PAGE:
writing dom Epuni is a CYF care and protection residence in Lower Hutt for young people aged between nine and 16 who are at risk and have no alternative place to stay in the community.
doing business in china essay Young people generally spend around three months in the facility, but stays can be as long as a year – or longer – a significant period of time outside “normal life” for young people who have extreme needs but have not been placed in a facility because they’ve broken the law.
creative writing exercises fun Regulations under the Children, Young Persons and Their Families Act state that these young people can complain (“lodge grievances”) when they’re unhappy about any element of their life inside the residence – anything from finding a hair in their food to being forced to spend time in isolation in the “secure unit”. The Regulations also say that young people must be able to access an advocate to help them make their complaints.
creative writing lsu Yet the use of advocates in care and protections residences around New Zealand is somewhat ad hoc. Each residence is expected to source volunteers from the community to fulfil these roles. But without independent, community-based advocates, the role of “advocate” often falls to residence staff members. This can obviously be problematic as young people might be reluctant to seek help from a staff member, or might be actively discouraged from making a complaint – particularly when the grievance concerns staff behaviour or structural issues within a residence.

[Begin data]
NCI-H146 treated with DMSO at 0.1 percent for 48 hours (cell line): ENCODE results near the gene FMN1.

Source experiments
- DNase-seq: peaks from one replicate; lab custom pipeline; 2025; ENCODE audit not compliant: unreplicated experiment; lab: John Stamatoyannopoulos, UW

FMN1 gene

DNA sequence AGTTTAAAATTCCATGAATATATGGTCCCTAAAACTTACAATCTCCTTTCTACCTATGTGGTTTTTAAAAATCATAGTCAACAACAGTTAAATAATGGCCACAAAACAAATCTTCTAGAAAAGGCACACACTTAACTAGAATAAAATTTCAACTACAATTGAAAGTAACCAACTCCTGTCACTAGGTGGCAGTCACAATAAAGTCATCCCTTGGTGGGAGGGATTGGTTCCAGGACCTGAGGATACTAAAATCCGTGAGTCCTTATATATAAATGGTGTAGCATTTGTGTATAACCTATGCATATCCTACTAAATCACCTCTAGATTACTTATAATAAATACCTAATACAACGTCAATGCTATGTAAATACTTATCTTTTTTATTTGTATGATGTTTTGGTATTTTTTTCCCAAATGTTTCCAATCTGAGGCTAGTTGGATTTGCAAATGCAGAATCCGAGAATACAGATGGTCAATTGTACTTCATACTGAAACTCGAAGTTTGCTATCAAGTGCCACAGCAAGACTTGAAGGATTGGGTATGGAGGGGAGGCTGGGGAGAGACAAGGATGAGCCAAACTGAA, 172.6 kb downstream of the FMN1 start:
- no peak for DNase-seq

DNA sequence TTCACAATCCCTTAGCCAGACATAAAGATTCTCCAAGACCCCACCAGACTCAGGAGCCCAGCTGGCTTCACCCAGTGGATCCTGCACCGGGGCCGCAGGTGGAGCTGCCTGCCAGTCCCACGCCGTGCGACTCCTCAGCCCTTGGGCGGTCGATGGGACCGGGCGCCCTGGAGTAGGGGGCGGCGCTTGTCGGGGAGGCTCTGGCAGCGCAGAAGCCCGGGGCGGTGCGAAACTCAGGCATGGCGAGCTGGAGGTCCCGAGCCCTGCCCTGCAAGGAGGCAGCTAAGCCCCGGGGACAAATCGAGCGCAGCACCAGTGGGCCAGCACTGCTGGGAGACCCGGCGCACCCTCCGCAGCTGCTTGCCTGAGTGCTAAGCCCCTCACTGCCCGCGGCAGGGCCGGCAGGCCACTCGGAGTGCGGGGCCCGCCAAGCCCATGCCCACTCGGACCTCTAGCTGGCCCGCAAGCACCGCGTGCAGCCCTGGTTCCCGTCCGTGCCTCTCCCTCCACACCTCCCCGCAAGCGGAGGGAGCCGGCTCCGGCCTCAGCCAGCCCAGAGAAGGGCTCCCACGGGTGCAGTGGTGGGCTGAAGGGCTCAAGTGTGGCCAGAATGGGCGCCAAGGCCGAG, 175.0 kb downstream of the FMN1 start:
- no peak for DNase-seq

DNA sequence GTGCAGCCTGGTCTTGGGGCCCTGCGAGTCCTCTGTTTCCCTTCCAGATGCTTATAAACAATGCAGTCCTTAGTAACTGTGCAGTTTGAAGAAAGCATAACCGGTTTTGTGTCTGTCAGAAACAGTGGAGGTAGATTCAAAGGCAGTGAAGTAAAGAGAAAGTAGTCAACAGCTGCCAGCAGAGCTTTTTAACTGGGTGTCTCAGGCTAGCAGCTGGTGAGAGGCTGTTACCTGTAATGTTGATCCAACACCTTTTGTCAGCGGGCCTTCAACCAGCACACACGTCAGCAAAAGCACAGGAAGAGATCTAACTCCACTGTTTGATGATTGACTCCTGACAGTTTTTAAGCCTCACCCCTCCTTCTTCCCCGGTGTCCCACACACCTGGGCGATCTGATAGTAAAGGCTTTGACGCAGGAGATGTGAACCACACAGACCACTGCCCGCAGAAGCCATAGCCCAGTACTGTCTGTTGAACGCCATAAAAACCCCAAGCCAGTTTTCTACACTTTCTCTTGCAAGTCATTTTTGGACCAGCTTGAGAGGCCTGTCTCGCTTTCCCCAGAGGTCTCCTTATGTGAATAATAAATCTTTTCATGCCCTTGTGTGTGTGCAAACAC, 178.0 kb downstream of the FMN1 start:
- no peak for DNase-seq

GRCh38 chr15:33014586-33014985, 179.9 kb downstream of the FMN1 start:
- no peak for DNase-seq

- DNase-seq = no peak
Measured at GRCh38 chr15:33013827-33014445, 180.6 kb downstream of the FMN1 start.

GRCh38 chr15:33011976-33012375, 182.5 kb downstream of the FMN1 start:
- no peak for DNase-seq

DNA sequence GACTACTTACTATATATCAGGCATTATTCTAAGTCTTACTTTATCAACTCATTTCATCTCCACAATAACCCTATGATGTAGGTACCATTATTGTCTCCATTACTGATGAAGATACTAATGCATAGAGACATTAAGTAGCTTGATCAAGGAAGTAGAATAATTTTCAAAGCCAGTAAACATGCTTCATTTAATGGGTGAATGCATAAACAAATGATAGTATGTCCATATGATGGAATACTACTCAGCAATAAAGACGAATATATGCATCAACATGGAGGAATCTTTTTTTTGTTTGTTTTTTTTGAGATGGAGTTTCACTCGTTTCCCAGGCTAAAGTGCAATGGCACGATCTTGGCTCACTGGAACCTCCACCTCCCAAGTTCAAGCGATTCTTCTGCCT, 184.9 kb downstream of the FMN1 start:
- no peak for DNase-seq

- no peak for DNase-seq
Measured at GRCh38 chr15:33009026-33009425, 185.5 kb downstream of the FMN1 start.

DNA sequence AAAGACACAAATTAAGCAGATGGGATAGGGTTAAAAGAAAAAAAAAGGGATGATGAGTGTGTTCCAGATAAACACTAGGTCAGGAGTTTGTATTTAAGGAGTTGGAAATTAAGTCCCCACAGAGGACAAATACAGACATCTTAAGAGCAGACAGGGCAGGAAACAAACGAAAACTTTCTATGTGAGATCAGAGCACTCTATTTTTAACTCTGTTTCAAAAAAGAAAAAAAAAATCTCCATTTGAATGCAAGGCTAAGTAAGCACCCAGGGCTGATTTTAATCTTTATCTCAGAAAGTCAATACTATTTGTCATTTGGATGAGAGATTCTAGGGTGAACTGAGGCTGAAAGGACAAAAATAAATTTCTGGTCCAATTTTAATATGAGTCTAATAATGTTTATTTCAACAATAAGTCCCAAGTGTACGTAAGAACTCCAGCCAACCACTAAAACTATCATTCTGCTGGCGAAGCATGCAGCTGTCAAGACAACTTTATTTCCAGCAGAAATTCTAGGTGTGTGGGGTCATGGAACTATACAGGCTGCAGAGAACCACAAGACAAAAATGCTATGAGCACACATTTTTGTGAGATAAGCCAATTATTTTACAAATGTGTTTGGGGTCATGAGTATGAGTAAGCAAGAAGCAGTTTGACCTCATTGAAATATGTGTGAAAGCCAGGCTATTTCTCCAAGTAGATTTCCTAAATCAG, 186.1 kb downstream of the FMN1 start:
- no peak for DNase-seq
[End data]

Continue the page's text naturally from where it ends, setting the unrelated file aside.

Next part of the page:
Until 2012, Epuni had no independent advocates visiting the residence. As a result, Community Law Wellington and Hutt Valley (CLWHV) collaborated with the Family Court and Youth Court Judges to establish an independent advocacy programme at the Epuni residence.
We would like to thank Tui Dunlop, Kaihāpai Hapori at CLWHV, and volunteer advocates Matthew Martin, Andrew Grieve, Bernadette Scanlon, Caitlin McKay, Hannah Jeffries, Echo Haronga and Kate Stone for their commitment to establishing the advocacy programme at the Epuni residence since 2012.
This year, Ione Gill, Community Education Worker at CLWHV, has taken over coordinating the advocacy programme and works with seven new volunteer advocates to provide the service: Benjamin Voltz, Hinetaarpora Moko-Mead, Khaylen Huriwai-Teleaga, Reweti Kohere, Kalcie Kelly, Karli Rickard and Julia Whaipooti.
Young people want advocates they know and trust. So it’s crucial that our advocates visit regularly and build relationships. CLWHV staff and volunteers drive out to Epuni every two weeks in rush-hour traffic to eat dinner with the young people, chat about their weeks and play cards or touch rugby, or whatever other game is flavour of the day.
Over the past year, advocates have helped 10 young people lodge 22 grievances. Grievances can result in a variety of policy changes and practical outcomes, anything from portion sizes to the way disciplinary policies are applied to the young people in the residence.
By establishing and developing this advocacy programme, we believe that we’re helping vulnerable young people successfully navigate the grievance process and ensuring that their voices are heard. Any connection young people have with responsible allies outside the residence will also certainly contribute to these young people feeling more empowered to make changes in their lives.